Not long ago, a writer emailed me to ask how to pick a good domain name for her author website. “Unfortunately,” she wrote, “my name is already taken and is actually hard to spell anyway.” She wanted advice.
Good question! The question inspired me to look around at what some successful book authors were using for their website domain names.
What is a Domain Name?
To start, a domain name is the URL: www.ThisIsMySite.com; it goes in the browser address, and it’s what Google, Bing, etc. uses to send someone specifically to your site. (Currently, you don’t always need to include the www. part; it works without it in most cases.)
Also, note that the name of your site can be presented on the site in a slightly different form. My domain name is GreatLakesLit.com. But the site name appears in my visual header as Great Lakes Literary. You can set that in the website dashboard.)
Where Do I Get Ownership of a URL?
You do this at a Domain Name Registrar.
To secure a domain name, you might go someplace like GoDaddy . . . but there are other good registrars that can secure a domain name for you just as well. I mostly use NameCheap.com (it has very high customer satisfaction ratings).
The website itself can (and some of us feel it should) live somewhere else than where you register the name. Registration is just getting ownership of the URL you want to use.
(The site then will be created wherever you put the files on a server or “hosting” account.)
What Domain Name Should I Choose?
I tend to recommend looking first at getting a domain based on your name in some form, especially if you’ll have multiple books. (If you just do one book, you could pick the title of your book as your domain name. But what if you write a second book? Will you create multiple websites?)
For an author, a decent choice is:
So I’d be PhilipMartin.com.
But it’s often already taken, especially if you have a common name (as I do).
So you might consider www.Philip-Martin.com.
In some ways. I like that better, as it separates the name into two parts, which may be easier to read than a merged name.
(By the way, the capitalization is something you can use if you wish. It’s often helpful to someone trying to remember and type it. But the browsers ignore it. PhilipMartin.com is the same as philipmartin.com.)
The next thing to remember is that in general, shorter is better, and .com is better than other options.
But what if your name is not short. Or maybe it’s hard to spell. (I live in Milwaukee, and there are, for example, Polish names like Dziewanowska or Grydryszek that aren’t easy to spell for a non-Pole.) Even in the case of my first name, some folks try to type it with two “L”s instead of one. And in the case of this site you’re on, I chose GreatLakesLit . . . so you don’t have to spell out Literary.
Of course, if your name is taken, you can go for a .net version (or .biz or .info, etc.) The goal then is to beat out the person who has your .com site in the Google ranking, so you appear before them. Or hope that someone looking for you has the presence of mind to use “Philip Martin author” as their search. If someone searches for you including the term “author” or the name of your book or the town you live in, Google/Bing/etc, will probably show your site as a top choice in search results, even if it has a .net suffix. It’s not a huge problem.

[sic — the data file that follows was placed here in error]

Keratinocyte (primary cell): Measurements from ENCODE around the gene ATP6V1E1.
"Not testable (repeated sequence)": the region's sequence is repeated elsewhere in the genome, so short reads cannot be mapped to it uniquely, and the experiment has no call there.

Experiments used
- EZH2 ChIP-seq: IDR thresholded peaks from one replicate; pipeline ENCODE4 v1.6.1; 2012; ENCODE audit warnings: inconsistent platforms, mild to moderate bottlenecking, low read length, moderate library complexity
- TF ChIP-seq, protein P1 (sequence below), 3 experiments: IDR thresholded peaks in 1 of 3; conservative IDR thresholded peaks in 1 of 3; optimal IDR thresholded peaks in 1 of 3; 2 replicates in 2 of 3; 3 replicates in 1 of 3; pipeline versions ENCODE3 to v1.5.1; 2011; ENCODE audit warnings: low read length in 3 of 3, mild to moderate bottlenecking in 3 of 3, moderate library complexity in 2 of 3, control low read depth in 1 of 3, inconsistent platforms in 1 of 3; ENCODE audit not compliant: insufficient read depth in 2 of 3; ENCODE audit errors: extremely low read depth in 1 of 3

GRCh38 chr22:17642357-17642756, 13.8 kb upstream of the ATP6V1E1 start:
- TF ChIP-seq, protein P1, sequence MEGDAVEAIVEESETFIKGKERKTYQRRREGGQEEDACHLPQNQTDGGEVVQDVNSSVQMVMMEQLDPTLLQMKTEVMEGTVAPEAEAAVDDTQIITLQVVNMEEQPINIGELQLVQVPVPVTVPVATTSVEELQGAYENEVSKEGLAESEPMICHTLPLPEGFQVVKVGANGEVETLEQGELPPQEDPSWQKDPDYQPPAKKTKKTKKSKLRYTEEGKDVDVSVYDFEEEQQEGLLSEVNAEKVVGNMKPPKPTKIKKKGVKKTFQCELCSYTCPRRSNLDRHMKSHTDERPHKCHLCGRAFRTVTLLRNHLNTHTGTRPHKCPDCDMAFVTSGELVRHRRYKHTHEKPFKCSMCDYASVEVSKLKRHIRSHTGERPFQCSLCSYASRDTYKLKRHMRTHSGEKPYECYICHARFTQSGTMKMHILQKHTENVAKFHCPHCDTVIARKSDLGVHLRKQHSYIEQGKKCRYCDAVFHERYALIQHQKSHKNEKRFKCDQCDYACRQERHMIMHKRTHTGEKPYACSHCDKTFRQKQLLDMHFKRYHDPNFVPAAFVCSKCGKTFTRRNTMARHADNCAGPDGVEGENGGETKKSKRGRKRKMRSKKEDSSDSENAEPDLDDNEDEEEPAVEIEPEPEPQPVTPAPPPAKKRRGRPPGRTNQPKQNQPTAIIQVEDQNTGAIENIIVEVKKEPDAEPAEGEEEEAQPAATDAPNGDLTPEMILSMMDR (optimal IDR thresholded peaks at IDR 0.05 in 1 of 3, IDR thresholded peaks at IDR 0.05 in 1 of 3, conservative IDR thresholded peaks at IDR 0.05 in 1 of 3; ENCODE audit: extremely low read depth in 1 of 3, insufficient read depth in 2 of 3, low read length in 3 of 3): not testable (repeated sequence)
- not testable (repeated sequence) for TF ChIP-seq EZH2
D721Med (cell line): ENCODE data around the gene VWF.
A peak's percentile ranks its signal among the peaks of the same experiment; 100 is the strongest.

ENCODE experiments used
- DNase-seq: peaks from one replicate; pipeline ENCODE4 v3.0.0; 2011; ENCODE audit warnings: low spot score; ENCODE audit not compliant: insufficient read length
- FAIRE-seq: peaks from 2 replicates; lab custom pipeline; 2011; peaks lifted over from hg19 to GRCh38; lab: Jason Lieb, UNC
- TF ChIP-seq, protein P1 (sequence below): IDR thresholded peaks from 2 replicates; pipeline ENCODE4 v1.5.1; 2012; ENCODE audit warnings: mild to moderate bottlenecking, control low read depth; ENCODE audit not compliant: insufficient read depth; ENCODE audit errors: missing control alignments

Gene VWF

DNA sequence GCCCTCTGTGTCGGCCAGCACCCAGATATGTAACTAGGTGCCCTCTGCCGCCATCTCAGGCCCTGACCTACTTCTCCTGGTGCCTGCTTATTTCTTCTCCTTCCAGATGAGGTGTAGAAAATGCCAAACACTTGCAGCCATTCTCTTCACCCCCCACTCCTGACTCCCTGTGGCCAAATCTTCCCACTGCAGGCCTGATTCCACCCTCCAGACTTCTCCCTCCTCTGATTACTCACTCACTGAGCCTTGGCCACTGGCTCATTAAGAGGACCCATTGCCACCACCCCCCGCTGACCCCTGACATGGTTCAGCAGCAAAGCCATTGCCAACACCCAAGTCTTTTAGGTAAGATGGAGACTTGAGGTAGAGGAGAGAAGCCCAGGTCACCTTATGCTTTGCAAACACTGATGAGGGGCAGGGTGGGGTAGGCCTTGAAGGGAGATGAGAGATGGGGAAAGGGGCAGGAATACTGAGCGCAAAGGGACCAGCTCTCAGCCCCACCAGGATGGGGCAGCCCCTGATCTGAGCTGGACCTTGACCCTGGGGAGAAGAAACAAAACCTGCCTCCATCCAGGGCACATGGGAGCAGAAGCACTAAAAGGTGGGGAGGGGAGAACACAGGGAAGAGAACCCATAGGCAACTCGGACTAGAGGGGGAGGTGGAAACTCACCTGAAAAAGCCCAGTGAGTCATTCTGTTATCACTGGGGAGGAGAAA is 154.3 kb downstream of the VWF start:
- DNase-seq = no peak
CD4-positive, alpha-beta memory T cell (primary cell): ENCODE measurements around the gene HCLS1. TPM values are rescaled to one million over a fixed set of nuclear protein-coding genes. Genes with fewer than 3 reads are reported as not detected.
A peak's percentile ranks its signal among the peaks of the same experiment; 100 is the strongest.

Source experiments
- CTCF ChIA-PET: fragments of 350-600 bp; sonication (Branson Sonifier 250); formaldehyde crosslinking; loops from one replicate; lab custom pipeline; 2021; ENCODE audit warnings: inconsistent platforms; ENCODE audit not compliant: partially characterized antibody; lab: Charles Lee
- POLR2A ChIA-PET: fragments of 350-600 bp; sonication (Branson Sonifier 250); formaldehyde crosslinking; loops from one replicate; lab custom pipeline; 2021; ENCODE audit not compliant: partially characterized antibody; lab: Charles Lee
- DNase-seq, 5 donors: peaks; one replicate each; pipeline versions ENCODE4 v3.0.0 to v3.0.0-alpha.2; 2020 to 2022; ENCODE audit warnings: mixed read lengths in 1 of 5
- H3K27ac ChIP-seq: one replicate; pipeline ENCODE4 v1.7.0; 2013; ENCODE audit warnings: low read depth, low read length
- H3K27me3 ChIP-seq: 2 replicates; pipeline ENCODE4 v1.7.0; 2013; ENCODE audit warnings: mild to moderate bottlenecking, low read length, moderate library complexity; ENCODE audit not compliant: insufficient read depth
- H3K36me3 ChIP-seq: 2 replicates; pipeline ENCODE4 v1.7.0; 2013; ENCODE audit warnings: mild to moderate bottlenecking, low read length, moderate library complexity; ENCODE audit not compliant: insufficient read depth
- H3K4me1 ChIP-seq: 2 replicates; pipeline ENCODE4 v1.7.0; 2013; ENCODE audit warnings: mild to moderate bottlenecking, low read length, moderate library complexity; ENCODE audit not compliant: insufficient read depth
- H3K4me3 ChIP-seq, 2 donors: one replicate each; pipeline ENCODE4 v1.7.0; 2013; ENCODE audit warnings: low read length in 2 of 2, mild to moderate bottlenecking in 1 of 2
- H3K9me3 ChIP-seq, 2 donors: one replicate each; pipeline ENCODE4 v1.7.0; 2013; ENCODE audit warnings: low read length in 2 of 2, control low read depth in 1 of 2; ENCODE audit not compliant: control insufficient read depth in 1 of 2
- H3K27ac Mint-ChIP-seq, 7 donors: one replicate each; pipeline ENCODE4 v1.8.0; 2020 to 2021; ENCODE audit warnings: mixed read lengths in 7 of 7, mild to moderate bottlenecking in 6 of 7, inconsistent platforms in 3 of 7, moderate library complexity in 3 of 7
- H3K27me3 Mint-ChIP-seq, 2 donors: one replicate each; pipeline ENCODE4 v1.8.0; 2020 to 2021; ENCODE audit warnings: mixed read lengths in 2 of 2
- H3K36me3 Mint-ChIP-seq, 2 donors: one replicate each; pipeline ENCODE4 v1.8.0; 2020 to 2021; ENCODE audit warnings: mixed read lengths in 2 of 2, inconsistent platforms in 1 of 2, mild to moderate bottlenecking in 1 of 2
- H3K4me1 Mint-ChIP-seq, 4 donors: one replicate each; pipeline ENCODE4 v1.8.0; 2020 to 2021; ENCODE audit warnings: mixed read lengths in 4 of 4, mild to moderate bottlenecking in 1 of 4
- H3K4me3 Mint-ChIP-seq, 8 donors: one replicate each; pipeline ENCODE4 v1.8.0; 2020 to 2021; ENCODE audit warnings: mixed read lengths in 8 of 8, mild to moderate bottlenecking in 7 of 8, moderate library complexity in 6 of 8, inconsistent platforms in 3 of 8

As I wondered about strategies for author-website domain names, I looked around on the web, and I found this post:
Which shows some of the alternate approaches used by prominent authors. They include:
http://www.whoisamy.com (Who Is Amy? It’s the site for Amy Krouse Rosenthal)
http://www.murakamibooks.co.uk (Haruki Murakami)
http://www.jkrowling.com (J.K. Rowling)
http://www.eljamesauthor.com (E.L. James)
You can see there are a lot of approaches, even by successful authors. Some use their name, some use initials, some use “books” or “author” in the domain name.
Here’s the secret: the exact form of the domain name isn’t as crucial as you might think.
It turns out that most traffic will be generated from people already online, who will just click on a link. They don’t really care what the exact site’s URL is named, whether it’s jkrowling.com or HogwartiousMaximus.org.
(And . . . it’s not ideal, but if you really need to, you can later move your site to a new domain, and can grab and import old content from your old site into your new site. Then, you can do what’s called a redirect of the old site. Someone clicking on the old site address gets forwarded to your new site; this can preserve the traffic, Google ranking, etc.)
So pick a URL that’s as simple and easy to spell as you can.
If you’re a good, interesting writer that people want to find . . . they can and will.
Focus on what’s important: doing a clean, well-organized website with useful content.
Philip Martin is an author, editor, and award-winning indie-book publisher with many years of experience in the book trade. Director of Great Lakes Literary (Milwaukee, Wisconsin), he creates and hosts WordPress-powered websites for book authors, along with providing editorial and marketing services to make book projects better.